DESERT STEEL CO. v. SUPERIOR CT., CTY. OF MARICOPA, 22 Ariz. App. 279 (1974)

526 P.2d 1077

DESERT STEEL CO., INC., a corporation, Petitioner, v. The SUPERIOR COURT of the State of Arizona IN AND FOR the COUNTY OF MARICOPA, and Roger G. Strand, as Judge thereof, Respondents; The ACME STEEL CO., a Division of United States Freight Co., a Delaware corporation, Real Party in Interest.

No. 1 CA-CIV 2779.Court of Appeals of Arizona, Division One, Department B.
October 3, 1974.

Special action alleging that the Maricopa County Superior Court, No. C-213400, Roger G. Strand, J., abused its discretion in denying petitioner’s motion for summary judgment dismissing a third-party complaint against petitioner, seeking indemnity against petitioner for injuries suffered by petitioner’s employee in construction accident. The Court of Appeals, Eubank, J., held that where the liability of the would-by indemnitee to the construction worker was based upon indemnitee’s alleged acts of participation in the construction accident, no right of indemnity existed against the petitioner, notwithstanding clause in subcontract which provided that petitioner would perform subcontract in workmanlike manner.

Relief granted.

Snell Wilmer by Ted J. Thayer, Phoenix, for petitioner.

Udall, Shumway, Blackhurst, Allen, Bentley Lyons, P.C. by John H. Lyons, Mesa, for real party in interest.


EUBANK, Judge.

The petitioner filed a special action in this Court pursuant to Rule 7, Rules of Procedure for Special Actions, 17A A.R.S., alleging that the trial judge abused his discretion in twice denying petitioner’s motion for summary judgment dismissing respondent Acme’s third-party complaint against petitioner.

All parties to this action request us to take jurisdiction on the basis of Allison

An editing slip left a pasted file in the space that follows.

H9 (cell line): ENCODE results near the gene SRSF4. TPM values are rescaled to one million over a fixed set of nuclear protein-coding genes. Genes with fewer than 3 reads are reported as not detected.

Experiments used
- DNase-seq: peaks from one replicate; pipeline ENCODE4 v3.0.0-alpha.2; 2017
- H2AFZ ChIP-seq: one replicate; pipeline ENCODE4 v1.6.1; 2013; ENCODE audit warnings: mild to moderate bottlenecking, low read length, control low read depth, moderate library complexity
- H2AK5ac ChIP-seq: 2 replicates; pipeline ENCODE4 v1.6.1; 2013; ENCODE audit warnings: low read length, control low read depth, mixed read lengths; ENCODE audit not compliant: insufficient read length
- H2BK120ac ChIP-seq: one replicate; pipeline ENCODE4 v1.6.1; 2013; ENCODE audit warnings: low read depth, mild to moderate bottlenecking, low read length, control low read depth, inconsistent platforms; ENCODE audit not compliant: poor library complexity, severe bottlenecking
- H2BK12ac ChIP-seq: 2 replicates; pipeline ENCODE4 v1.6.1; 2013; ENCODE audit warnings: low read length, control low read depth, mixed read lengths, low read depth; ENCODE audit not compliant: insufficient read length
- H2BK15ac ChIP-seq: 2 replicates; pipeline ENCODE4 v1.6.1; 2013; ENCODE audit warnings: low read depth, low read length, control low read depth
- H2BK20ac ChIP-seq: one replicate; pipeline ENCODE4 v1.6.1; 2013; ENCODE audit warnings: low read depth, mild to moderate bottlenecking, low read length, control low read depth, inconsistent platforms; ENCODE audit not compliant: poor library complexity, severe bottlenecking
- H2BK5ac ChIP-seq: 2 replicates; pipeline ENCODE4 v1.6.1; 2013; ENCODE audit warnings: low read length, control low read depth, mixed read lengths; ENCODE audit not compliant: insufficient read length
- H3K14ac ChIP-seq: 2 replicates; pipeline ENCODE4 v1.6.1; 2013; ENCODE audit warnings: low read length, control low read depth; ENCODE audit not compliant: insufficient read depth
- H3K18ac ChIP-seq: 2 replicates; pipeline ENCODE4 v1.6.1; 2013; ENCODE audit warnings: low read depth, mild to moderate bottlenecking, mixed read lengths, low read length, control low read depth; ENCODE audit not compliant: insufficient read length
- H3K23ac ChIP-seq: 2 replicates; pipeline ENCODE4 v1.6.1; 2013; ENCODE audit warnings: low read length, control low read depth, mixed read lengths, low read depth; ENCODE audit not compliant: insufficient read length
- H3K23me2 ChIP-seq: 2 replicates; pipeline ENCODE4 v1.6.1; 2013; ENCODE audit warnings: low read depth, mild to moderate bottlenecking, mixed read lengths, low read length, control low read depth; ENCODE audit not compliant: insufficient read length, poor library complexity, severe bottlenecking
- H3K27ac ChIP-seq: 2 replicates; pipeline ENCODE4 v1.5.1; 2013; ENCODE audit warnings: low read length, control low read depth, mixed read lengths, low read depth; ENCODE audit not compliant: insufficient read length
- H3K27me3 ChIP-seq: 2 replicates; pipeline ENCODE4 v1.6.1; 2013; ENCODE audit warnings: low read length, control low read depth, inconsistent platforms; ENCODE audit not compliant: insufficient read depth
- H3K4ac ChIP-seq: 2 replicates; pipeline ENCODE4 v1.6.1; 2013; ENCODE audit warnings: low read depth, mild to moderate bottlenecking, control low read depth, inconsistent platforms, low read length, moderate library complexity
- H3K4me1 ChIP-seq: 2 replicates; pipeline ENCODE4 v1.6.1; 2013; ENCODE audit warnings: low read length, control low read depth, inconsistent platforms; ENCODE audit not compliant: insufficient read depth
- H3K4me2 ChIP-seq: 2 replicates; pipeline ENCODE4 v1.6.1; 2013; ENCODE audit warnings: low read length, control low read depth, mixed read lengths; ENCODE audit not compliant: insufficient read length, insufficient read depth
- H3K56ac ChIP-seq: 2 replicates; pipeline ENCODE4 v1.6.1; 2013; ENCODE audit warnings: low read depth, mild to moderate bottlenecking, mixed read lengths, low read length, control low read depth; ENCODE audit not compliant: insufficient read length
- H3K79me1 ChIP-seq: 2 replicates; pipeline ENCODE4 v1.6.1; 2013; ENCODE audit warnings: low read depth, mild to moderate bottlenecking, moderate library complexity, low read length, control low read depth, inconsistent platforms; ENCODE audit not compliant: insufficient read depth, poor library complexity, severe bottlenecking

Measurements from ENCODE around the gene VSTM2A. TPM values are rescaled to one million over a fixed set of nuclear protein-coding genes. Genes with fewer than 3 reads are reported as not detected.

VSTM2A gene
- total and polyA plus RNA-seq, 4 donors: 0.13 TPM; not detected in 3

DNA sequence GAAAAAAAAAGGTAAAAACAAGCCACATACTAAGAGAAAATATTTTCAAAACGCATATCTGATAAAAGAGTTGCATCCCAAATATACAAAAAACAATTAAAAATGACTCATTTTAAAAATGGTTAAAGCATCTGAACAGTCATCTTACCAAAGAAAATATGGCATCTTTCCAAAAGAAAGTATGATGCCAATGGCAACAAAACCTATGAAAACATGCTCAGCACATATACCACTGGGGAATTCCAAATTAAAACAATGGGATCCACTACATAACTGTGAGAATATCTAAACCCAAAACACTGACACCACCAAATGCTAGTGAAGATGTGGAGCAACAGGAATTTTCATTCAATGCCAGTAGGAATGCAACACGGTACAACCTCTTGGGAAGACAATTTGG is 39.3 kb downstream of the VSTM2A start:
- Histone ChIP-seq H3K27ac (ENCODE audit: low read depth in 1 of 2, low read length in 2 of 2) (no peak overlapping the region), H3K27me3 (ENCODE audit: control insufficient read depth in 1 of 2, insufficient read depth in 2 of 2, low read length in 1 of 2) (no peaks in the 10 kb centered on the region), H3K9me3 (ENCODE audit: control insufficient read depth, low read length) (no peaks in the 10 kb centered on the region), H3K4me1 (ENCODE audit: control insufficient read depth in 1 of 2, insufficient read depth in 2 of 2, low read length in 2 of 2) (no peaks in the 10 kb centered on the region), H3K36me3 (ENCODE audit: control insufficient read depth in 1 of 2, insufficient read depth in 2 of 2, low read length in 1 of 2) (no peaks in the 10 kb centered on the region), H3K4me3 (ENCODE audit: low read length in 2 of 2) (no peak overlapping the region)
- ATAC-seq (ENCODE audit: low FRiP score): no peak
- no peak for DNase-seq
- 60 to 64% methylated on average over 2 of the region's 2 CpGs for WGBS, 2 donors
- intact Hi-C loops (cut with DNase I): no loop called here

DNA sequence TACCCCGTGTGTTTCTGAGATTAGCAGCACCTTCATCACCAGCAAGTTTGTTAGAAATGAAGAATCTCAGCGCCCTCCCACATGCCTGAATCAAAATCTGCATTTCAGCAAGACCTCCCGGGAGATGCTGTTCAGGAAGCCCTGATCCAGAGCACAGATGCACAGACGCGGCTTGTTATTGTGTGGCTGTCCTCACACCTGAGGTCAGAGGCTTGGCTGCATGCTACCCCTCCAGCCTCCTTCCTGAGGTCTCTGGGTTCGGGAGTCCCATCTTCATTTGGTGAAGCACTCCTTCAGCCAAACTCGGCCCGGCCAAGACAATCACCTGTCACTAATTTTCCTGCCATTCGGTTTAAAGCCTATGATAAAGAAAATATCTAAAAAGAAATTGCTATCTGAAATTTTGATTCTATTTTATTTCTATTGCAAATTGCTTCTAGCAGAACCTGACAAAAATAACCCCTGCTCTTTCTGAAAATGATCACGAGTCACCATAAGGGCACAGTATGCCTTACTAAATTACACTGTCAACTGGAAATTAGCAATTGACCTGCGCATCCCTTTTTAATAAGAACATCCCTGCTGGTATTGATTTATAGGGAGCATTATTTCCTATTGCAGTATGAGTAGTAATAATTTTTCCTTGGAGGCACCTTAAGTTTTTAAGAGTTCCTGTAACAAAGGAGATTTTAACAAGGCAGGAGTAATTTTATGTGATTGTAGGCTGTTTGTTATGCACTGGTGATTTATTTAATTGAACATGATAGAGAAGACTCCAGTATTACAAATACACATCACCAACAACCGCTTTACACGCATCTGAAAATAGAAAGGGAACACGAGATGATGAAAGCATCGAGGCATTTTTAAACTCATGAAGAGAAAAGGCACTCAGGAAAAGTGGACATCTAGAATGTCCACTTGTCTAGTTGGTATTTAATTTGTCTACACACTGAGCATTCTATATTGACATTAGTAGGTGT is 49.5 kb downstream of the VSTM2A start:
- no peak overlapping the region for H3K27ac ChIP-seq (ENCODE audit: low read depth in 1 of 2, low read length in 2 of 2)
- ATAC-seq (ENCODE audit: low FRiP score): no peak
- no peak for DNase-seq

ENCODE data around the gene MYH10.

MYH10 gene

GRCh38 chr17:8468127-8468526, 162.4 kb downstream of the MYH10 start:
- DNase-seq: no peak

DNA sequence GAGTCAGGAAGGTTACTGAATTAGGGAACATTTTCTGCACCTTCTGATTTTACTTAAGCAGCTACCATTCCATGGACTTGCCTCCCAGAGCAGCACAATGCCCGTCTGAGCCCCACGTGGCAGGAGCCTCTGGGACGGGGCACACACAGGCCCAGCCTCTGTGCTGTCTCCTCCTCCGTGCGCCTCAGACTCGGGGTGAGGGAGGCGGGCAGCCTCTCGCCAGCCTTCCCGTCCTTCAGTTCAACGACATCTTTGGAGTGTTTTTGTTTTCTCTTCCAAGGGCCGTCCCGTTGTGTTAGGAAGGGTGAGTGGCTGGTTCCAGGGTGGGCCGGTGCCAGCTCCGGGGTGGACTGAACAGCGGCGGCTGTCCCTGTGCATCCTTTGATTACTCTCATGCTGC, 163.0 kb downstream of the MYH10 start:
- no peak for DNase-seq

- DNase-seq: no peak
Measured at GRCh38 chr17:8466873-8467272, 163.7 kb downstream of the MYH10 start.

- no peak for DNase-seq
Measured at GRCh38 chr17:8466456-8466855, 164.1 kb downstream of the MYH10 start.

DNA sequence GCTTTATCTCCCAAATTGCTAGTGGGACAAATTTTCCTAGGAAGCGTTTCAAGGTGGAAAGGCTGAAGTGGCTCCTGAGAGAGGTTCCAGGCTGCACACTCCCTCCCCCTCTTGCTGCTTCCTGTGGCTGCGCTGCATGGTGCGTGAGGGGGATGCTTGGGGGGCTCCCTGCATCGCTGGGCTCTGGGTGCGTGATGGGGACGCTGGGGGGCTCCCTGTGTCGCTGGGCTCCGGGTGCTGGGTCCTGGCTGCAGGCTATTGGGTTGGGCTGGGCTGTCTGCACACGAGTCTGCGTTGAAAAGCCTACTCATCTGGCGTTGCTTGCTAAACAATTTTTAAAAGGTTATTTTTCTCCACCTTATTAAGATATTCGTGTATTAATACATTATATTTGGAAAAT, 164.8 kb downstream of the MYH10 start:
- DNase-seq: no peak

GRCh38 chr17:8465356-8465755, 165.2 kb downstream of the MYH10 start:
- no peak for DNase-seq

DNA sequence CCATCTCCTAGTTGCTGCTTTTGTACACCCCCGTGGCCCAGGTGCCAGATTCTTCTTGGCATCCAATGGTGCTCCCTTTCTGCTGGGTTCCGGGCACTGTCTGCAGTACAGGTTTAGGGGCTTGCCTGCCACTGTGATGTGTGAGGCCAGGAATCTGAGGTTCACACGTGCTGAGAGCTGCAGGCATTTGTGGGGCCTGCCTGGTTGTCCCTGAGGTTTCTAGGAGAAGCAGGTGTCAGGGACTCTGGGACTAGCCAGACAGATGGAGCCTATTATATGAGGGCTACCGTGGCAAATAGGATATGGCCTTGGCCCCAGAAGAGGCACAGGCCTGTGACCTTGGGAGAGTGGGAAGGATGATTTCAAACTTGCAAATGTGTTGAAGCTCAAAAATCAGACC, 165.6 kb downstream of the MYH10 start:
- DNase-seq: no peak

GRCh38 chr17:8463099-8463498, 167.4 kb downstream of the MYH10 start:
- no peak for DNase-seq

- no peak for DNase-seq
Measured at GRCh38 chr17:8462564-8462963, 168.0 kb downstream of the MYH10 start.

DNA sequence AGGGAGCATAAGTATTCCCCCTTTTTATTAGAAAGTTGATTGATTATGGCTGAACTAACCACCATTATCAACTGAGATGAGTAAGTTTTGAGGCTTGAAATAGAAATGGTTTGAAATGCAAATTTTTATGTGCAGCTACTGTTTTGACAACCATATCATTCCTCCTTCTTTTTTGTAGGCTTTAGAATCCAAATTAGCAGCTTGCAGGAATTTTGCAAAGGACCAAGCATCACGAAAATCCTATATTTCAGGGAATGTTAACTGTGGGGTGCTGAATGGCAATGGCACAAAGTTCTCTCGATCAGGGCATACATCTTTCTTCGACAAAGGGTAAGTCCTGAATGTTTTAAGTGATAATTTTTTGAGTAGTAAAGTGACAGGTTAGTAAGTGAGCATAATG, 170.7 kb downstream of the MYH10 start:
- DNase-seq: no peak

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Steel Manufacturing Co. v. Superior Court, 20 Ariz. App. 185, 511 P.2d 198 (1973) and Chrysler Corp. v. McCarthy, 14 Ariz. App. 536, 484 P.2d 1065 (1971). In both Chrysler and Allison we determined that a special action proceeding was proper to determine whether a third-party complaint should have been dismissed on substantive grounds by the trial court. We have therefore accepted jurisdiction of this matter.

The facts giving rise to this special action are: E.L. Farmer Construction, Inc. (Farmer), was the general contractor for the construction of the Creative Arts Building at Northern Arizona University located in the city of Flagstaff. Farmer subcontracted the steel work to Acme Steel Co. (Acme), one of the respondents and the real party in interest here. Acme in turn subcontracted the steel fabrication work to Reppel Steel Supply Co. (Reppel) and the erection of the fabricated steel to Desert Steel Co., petitioner herein. On March 6, 1968, Gerald Estabrook, an ironworker employed by the petitioner, was injured as a result of a fall. He was covered by Workmen’s Compensation.

In due course he brought suit, based on negligence, against Farmer, Reppel, Acme and the architect, and by amended complaint alleged, in part, the following: